National Cancer Institute®
Last Modified: August 1, 2002
UI - 12127401
AU - Attwooll CL; McGown G; Thorncroft M; Stewart FJ; Birch JM; Varley JM
TI - Identification of a rare polymorphism in the human TP53 promoter.
SO - Cancer Genet Cytogenet 2002 Jun;135(2):165-72
AD - CRC Department of Cancer Genetics, Paterson Institute for Cancer Research, Manchester, UK. firstname.lastname@example.org
The majority of families with classic Li-Fraumeni Syndrome (LFS) and a significant proportion of Li-Fraumeni-like (LFL) families have a germline mutation in the TP53 tumor suppressor gene. However around 20% of LFS and 60% of LFL families have no identifiable genetic defect in the coding region or splice junctions of TP53, and the genetic basis for cancer susceptibility in these families remains largely uncharacterized. To determine whether promoter mutations could be responsible for the Li-Fraumeni phenotype, we sequenced the TP53 promoter in index cases from members of classic LFS and LFL families without detectable TP53 mutations. We identified an identical single nucleotide deletion within the C/EBP- like site of the promoter in two out of eighteen such families (11%), compared to only one of a total of 366 control samples (0.3%). Although this result is highly significant (P=0.006, Fischer's exact test), the mutation did not affect the expression of TP53 in our hands. We provide evidence that this site is not utilized in the wild type TP53 promoter and further, that mutation of this site in LFS/LFL does not have a functional effect. We conclude that the sequence variant is a rare polymorphism arising within the TP53 promoter. However, the significantly increased frequency of this variant in LFS/LFL remains intriguing.
UI - 11859970
AU - Paunu N; Syrjakoski K; Sankila R; Simola KO; Helen P; Niemela M;
TI - Matikainen M; Isola J; Haapasalo H Analysis of p53 tumor suppressor gene in families with multiple glioma patients.
SO - J Neurooncol 2001 Dec;55(3):159-65
AD - Department of Pathology, Tampere University Hospital and University of Tampere, Finland. email@example.com
The high incidence of gliomas in Li-Fraumeni families and the high frequency of somatic p53 mutations in sporadic glial tumors have raised the possibility that germline p53 mutations could play an important role in familial aggregation of gliomas. In the present study, 18 families with two or more gliomas were screened for germline p53 mutation. The families were identified through questionnaires sent to 369 consecutive glioma patients operated at Tampere University Hospital during 1983-1994. In these families, a family history of cancer was verified through the Finnish Cancer Registry. Interestingly, the questionnaires reveled only 15 of 57 cancers (index gliomas excluded) retrieved through the Cancer Registry. None of the 18 families fufilled the criteria for classic Li-Fraumeni syndrome. Immunostaining analysis of p53 protein accumulation suggested that alterations of the p53 gene are as common in familial as in sporadic gliomas. Sequencing analysis of exons 4-10 of the p53 gene revealed no germline mutations in any of the 18 families. Thus, although occasional glioma families carrying germline p53 mutations have been identified in earlier studies, systematic evaluation of familial glioma patients suggests that the p53 gene is not a common susceptibility gene in case of familial gliomas. The p53 tumor suppressor gene seems to have a similar role in the tumorigenesis of most familial and sporadic gliomas.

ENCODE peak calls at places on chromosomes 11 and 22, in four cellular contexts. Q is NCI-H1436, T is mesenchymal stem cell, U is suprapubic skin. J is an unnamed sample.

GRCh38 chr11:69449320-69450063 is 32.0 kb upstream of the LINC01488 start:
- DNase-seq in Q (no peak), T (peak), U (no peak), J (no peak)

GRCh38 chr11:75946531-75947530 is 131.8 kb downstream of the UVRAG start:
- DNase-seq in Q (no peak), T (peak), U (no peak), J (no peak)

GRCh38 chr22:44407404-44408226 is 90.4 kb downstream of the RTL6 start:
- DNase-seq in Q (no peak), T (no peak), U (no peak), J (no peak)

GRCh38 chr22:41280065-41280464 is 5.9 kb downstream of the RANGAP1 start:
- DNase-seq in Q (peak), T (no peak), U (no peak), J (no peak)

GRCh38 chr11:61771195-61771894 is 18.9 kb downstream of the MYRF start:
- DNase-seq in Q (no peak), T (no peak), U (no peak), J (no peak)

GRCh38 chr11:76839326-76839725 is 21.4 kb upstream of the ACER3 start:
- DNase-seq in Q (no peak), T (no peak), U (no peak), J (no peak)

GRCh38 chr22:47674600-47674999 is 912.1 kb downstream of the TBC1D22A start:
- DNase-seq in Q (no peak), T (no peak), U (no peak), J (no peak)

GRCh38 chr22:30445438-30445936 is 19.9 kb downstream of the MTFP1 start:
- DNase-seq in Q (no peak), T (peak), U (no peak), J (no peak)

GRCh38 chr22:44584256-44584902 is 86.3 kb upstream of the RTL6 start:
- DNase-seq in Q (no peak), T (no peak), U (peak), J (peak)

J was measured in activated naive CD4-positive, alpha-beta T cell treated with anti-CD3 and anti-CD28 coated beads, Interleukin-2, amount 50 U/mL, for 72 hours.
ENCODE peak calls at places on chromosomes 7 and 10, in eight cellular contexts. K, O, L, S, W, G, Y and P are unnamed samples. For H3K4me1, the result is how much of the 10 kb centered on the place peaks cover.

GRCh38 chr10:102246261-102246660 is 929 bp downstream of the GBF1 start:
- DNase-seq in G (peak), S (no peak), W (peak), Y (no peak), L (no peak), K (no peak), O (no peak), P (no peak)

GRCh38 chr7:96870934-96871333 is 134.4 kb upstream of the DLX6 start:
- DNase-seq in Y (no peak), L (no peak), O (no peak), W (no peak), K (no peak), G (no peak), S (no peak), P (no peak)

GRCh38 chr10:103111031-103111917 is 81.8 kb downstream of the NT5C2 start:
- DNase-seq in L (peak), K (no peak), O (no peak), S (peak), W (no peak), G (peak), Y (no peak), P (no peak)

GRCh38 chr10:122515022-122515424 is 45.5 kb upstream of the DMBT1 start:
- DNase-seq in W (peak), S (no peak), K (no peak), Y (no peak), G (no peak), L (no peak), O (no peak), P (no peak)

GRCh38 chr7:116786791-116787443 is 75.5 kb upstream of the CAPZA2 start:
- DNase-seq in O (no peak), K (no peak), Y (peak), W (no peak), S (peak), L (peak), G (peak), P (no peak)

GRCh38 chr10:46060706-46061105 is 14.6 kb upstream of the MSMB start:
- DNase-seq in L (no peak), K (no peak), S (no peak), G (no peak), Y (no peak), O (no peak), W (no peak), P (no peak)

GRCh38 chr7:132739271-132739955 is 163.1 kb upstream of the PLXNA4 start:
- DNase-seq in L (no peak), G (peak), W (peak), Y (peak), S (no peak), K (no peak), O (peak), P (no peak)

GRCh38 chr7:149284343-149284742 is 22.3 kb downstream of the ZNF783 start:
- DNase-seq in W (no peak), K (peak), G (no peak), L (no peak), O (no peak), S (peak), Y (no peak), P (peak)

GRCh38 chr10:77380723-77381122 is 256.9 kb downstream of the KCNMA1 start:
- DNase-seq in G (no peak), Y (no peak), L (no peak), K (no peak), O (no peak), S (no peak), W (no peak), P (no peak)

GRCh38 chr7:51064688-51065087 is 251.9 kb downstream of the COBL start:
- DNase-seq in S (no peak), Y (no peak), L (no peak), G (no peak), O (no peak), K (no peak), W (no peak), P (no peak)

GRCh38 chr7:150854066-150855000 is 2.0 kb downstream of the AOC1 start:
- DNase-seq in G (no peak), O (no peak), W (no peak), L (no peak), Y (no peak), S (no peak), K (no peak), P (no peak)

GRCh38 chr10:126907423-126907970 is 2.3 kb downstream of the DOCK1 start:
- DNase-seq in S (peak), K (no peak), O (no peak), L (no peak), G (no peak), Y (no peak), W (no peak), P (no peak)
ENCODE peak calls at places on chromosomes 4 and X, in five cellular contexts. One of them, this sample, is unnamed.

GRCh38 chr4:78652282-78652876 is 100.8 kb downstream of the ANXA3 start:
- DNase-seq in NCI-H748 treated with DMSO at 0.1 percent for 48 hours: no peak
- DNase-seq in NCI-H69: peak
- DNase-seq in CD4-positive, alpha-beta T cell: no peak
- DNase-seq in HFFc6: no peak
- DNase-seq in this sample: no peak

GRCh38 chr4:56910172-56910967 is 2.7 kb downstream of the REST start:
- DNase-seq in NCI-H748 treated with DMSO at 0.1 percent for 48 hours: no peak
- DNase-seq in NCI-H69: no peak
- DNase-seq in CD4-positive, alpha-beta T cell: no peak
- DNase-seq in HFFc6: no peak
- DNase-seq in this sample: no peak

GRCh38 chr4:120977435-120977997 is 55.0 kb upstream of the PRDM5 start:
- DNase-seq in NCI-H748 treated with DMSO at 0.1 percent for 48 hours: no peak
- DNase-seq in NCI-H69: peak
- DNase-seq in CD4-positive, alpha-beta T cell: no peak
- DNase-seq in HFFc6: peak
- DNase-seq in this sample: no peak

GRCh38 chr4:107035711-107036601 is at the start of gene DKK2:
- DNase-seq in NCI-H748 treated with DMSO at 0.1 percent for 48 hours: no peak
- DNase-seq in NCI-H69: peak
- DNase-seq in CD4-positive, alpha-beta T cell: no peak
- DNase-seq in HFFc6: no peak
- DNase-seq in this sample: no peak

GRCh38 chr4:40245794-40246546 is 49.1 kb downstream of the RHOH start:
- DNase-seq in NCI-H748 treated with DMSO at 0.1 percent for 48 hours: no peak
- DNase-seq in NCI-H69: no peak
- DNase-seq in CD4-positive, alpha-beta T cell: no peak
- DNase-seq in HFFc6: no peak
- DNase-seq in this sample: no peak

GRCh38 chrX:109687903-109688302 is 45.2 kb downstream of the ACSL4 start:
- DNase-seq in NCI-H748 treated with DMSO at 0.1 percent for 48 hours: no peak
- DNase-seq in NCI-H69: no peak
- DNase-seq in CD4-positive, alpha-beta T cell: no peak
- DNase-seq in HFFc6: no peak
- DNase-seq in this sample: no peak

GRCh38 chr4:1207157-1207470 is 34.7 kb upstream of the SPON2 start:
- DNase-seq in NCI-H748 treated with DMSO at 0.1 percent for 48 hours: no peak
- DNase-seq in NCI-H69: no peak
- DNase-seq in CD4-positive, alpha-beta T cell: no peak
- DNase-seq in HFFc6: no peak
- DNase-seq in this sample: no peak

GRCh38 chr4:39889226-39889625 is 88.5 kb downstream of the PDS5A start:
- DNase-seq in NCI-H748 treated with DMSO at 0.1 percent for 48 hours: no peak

UI - 12151885
AU - Ganjavi H; Malkin D
TI - Genetics of childhood cancer.
SO - Clin Orthop 2002 Aug;(401):75-87
AD - Division of Haematology/Oncology, The Hospital for Sick Children, University of Toronto, Toronto, Ontario, Canada.
In recent years, knowledge of the molecular genetics of childhood cancers has been increasing at an exponential rate. The study of the molecular mechanisms of oncogenesis has led to an understanding of the role that tumor suppressors, oncogenes, and deoxyribonucleic acid (DNA) repair genes play in development of the disease. Chromosomal translocations can lead to the disruption of growth regulatory genes or the formation of growth stimulatory fusion genes in leukemias and solid tumors. These alterations can occur sporadically or can be inherited, which often leads to cancer in children or young adults. Often, the presence of specific genetic alterations can be used to diagnose a cancer that otherwise would be difficult to verify. Genetic mutations also can be prognostic indicators and guide the treatment plan of the physician.
UI - 11900879
AU - Chompret A
TI - The Li-Fraumeni syndrome.
SO - Biochimie 2002 Jan;84(1):75-82
AD - Departement de Medecine Institut Gustave-Roussy, Villejuif, France. firstname.lastname@example.org
Li-Fraumeni syndrome (LFS) has been the most common terminology used for the syndrome. It is a rare familial dominantly inherited cancer syndrome characterized by a wide spectrum of neoplasms occurring in children and young adults. The canonical definition of LFS includes a proband diagnosed with sarcoma before 45 years of age, a first-degree relative with cancer before this same age and another first- or second-degree relative in the lineage with any cancer before this age or sarcoma at any age. Multiple studies have reported p53 germline mutations in LFS families in various parts of the world. As in sporadic tumors, loss of heterozygosity leading to the inactivation of the wild-type allele by deletion or mutation is observed in LFS tumors. Cancer-risk in mutation carriers has been estimated to be 73% in males and nearly 100% in females, the difference almost entirely explained by breast cancer. The identification of germline p53 mutations in rare cancer-prone families has given rise to the medical, counseling, psychological and ethical problems.
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